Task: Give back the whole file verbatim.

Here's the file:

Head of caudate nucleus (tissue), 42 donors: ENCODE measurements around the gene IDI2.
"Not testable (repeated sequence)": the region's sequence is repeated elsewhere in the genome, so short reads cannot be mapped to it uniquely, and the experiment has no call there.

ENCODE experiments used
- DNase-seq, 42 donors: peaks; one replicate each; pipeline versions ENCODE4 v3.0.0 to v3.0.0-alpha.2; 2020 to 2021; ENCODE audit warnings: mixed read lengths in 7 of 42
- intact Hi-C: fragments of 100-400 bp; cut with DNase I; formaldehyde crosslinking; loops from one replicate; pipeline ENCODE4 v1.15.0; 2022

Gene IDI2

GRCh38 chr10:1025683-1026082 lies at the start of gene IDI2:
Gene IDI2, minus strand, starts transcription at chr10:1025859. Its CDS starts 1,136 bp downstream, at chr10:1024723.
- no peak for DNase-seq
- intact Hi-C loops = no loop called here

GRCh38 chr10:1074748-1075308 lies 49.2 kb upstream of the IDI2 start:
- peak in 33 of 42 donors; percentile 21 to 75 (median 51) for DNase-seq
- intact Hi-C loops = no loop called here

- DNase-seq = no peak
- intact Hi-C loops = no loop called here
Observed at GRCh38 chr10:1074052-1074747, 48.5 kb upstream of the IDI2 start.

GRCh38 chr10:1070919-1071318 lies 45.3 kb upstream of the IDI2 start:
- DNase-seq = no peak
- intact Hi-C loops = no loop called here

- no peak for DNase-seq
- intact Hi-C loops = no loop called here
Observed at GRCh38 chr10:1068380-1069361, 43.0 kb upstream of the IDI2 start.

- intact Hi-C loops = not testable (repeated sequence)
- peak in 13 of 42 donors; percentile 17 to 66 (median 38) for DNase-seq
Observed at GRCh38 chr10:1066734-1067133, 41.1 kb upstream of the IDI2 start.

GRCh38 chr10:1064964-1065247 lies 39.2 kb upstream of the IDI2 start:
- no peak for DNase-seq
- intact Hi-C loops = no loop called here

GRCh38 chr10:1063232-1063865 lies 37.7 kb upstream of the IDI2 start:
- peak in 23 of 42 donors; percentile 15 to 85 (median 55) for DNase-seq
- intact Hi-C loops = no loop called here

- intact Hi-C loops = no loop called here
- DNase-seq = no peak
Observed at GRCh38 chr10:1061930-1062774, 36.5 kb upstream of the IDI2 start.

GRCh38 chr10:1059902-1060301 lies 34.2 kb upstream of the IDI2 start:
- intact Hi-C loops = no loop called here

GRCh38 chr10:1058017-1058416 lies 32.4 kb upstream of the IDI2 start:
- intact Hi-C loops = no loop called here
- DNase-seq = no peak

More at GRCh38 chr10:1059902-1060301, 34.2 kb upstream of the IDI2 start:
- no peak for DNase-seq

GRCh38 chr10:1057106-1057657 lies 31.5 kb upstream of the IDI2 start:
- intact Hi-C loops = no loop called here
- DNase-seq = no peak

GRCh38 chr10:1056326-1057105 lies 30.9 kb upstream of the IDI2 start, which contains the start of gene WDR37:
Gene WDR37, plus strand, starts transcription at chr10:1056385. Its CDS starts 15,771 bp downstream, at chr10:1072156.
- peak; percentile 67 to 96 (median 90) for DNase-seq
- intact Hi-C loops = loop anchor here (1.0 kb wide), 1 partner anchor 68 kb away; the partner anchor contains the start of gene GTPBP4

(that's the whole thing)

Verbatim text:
Head of caudate nucleus (tissue), 42 donors: ENCODE measurements around the gene IDI2.
"Not testable (repeated sequence)": the region's sequence is repeated elsewhere in the genome, so short reads cannot be mapped to it uniquely, and the experiment has no call there.

ENCODE experiments used
- DNase-seq, 42 donors: peaks; one replicate each; pipeline versions ENCODE4 v3.0.0 to v3.0.0-alpha.2; 2020 to 2021; ENCODE audit warnings: mixed read lengths in 7 of 42
- intact Hi-C: fragments of 100-400 bp; cut with DNase I; formaldehyde crosslinking; loops from one replicate; pipeline ENCODE4 v1.15.0; 2022

Gene IDI2

GRCh38 chr10:1025683-1026082 lies at the start of gene IDI2:
Gene IDI2, minus strand, starts transcription at chr10:1025859. Its CDS starts 1,136 bp downstream, at chr10:1024723.
- no peak for DNase-seq
- intact Hi-C loops = no loop called here

GRCh38 chr10:1074748-1075308 lies 49.2 kb upstream of the IDI2 start:
- peak in 33 of 42 donors; percentile 21 to 75 (median 51) for DNase-seq
- intact Hi-C loops = no loop called here

- DNase-seq = no peak
- intact Hi-C loops = no loop called here
Observed at GRCh38 chr10:1074052-1074747, 48.5 kb upstream of the IDI2 start.

GRCh38 chr10:1070919-1071318 lies 45.3 kb upstream of the IDI2 start:
- DNase-seq = no peak
- intact Hi-C loops = no loop called here

- no peak for DNase-seq
- intact Hi-C loops = no loop called here
Observed at GRCh38 chr10:1068380-1069361, 43.0 kb upstream of the IDI2 start.

- intact Hi-C loops = not testable (repeated sequence)
- peak in 13 of 42 donors; percentile 17 to 66 (median 38) for DNase-seq
Observed at GRCh38 chr10:1066734-1067133, 41.1 kb upstream of the IDI2 start.

GRCh38 chr10:1064964-1065247 lies 39.2 kb upstream of the IDI2 start:
- no peak for DNase-seq
- intact Hi-C loops = no loop called here

GRCh38 chr10:1063232-1063865 lies 37.7 kb upstream of the IDI2 start:
- peak in 23 of 42 donors; percentile 15 to 85 (median 55) for DNase-seq
- intact Hi-C loops = no loop called here

- intact Hi-C loops = no loop called here
- DNase-seq = no peak
Observed at GRCh38 chr10:1061930-1062774, 36.5 kb upstream of the IDI2 start.

GRCh38 chr10:1059902-1060301 lies 34.2 kb upstream of the IDI2 start:
- intact Hi-C loops = no loop called here

GRCh38 chr10:1058017-1058416 lies 32.4 kb upstream of the IDI2 start:
- intact Hi-C loops = no loop called here
- DNase-seq = no peak

More at GRCh38 chr10:1059902-1060301, 34.2 kb upstream of the IDI2 start:
- no peak for DNase-seq

GRCh38 chr10:1057106-1057657 lies 31.5 kb upstream of the IDI2 start:
- intact Hi-C loops = no loop called here
- DNase-seq = no peak

GRCh38 chr10:1056326-1057105 lies 30.9 kb upstream of the IDI2 start, which contains the start of gene WDR37:
Gene WDR37, plus strand, starts transcription at chr10:1056385. Its CDS starts 15,771 bp downstream, at chr10:1072156.
- peak; percentile 67 to 96 (median 90) for DNase-seq
- intact Hi-C loops = loop anchor here (1.0 kb wide), 1 partner anchor 68 kb away; the partner anchor contains the start of gene GTPBP4